Folk & Traditional Music of the Western Continents

The folk & traditional music of Europe, Africa & the Americas explored.

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STUDYING THE STRUCTURE OF FOLK MUSIC 3 I
Following transcription come analysis and description of the musical styles and of the cultural background and context of the music. The kinds of problems that ethnomusicologists confront range from investigations into the history and the unrecorded pre­history of folk styles, the movement of music from one people to another, the interrelationship between the words and music of song, the history and structure of folk instruments, and the tribal aesthetics of music, to narrower and more intensive studies into the musical repertory of a single folk singer and the interrelationship of the variants of a single song. A few examples of such studies are men­tioned in further chapters.
Bibliography
Methods of analysis and approaches to describing musical styles in their various phases are set forth in Curt Sachs, The Welhprings of Music (The Hague: M. Nijhoff, 1962). Curt Sachs, The Rise of Music in the Ancient World (New York: Norton, 1943) also discusses the vari­ous elements of music and introduces the field of ethnomusicology. Many publications deal with methods of analyzing individual aspects of music. Among them we mention only Sirvart Poladian, "Melodic Contour in Traditional Music," J-IFMC, III (1951), 30-35; Mieczyslaw Kolinski, "Consonance and Dissonance," Ethnomusicology■, VI (1962), 66-74; Kol­inski, "Determinants of Tonal Construction in Tribal Music," Musical Quarterly, XLIII (1957), 50-56; and Curt Sachs, Rhythm and Tempo (New York: Norton, 1953), the first two chapters.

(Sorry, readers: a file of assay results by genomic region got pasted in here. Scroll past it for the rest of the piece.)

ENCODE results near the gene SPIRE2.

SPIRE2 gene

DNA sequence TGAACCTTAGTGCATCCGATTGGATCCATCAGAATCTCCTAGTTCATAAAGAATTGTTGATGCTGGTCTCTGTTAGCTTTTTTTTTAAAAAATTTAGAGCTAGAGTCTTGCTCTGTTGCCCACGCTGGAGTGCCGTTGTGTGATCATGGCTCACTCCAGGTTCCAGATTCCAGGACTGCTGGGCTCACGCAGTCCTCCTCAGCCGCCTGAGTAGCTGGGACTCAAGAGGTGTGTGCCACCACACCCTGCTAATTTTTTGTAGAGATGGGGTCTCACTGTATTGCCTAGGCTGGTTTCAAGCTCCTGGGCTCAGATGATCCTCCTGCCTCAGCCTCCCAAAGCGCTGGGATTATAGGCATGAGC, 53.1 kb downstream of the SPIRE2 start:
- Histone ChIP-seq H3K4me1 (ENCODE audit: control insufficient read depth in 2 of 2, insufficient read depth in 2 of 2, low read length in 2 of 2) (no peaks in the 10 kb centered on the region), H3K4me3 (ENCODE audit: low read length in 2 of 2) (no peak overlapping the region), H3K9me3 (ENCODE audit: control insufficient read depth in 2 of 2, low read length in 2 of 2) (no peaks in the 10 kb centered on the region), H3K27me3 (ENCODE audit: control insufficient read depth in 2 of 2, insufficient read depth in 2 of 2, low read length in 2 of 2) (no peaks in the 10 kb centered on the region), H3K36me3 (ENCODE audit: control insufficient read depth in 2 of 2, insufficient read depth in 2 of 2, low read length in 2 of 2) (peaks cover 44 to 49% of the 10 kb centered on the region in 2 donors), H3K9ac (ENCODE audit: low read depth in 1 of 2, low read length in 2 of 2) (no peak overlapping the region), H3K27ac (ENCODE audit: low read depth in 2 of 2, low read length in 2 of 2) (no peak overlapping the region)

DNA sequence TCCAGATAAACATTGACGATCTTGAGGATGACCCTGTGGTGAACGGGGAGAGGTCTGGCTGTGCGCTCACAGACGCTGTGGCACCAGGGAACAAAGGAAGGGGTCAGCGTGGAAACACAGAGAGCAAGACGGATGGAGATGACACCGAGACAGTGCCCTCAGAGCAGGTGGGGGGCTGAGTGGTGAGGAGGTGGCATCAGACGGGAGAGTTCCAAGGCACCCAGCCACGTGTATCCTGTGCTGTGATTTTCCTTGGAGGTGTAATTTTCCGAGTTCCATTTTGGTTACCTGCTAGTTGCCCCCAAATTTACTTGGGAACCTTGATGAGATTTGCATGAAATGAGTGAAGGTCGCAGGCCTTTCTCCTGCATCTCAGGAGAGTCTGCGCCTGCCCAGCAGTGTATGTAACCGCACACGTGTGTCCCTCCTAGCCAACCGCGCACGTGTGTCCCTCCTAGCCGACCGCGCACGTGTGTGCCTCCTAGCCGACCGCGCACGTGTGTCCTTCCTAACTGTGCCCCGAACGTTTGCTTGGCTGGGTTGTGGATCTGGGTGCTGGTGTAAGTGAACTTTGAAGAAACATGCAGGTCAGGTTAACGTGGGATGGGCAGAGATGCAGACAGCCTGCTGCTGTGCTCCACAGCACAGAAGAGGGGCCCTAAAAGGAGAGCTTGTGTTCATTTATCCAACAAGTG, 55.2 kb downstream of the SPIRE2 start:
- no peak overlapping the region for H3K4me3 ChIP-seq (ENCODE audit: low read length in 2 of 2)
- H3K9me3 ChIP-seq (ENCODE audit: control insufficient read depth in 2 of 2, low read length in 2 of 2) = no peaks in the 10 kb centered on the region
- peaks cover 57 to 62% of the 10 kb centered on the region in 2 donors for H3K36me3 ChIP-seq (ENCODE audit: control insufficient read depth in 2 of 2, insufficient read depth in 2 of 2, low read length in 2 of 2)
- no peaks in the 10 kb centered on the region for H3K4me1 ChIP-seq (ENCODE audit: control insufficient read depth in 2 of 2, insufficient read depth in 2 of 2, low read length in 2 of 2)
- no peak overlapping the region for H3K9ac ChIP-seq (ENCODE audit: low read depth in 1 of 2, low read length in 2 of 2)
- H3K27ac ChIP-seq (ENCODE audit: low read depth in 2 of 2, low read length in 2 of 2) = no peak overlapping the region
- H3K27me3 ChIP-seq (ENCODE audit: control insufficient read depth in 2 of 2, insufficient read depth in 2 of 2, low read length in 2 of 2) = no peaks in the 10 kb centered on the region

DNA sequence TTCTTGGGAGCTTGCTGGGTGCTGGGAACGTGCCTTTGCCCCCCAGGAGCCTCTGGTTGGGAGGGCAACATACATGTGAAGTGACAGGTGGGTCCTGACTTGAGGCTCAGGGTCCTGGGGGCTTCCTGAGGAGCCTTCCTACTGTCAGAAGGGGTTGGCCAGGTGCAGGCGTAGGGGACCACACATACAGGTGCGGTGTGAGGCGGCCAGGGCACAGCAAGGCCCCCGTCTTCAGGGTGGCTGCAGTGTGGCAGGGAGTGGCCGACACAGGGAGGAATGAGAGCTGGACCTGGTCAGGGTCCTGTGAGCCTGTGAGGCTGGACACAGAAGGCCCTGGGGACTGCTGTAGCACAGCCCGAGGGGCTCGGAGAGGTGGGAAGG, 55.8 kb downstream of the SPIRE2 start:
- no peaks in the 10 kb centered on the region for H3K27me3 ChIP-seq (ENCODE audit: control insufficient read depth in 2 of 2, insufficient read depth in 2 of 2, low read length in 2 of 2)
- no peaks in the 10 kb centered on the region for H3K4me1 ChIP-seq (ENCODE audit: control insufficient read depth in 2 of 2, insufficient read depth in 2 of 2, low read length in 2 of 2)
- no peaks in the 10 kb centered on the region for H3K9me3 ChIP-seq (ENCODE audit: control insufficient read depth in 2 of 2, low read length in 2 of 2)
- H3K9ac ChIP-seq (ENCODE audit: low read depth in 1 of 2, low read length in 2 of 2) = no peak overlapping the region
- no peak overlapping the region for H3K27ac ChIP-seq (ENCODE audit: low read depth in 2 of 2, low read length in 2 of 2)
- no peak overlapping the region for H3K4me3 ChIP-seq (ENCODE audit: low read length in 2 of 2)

General works about the field of ethnomusicology, its history and theories, are Jaap Kunst, Ethnomusicology, 3rd ed. (The Hague: M. NijhorT, 1959) and Bruno Nettl, Theory and Method in Ethnomusicology (New York: Free Press of Glencoe, Inc., 1964). Special developments of ethnomusicology in the U.S. are discussed in Mantle Hood, "Music, the Unknown" in Music'ology (Englewood Cliffs, N.J.: Prentice-Hall, 1963). Other discussions of research methods appear in Alan P. Merriam, "Eth­nomusicology, Discussion and Definition of the Field," Ethno?nusicology, IV (1960), 107-14 and Willard Rhodes, "Towards a Definition of Eth­nomusicology," American Anthropologist, LVIII (1956), 457-63. George Herzog, Research in Primitive and Folk Music in the United States, A Survey (Washington: A.C.L.S., 1936) gives information on archives and field collections. The standard work on instruments is Curt Sachs, The History of Musical Instruments (New York: Norton, 1940), and the basic book on dance, including that of non-Western cultures, is Curt Sachs, A World History of the Dance (New York: Norton, 1937). An







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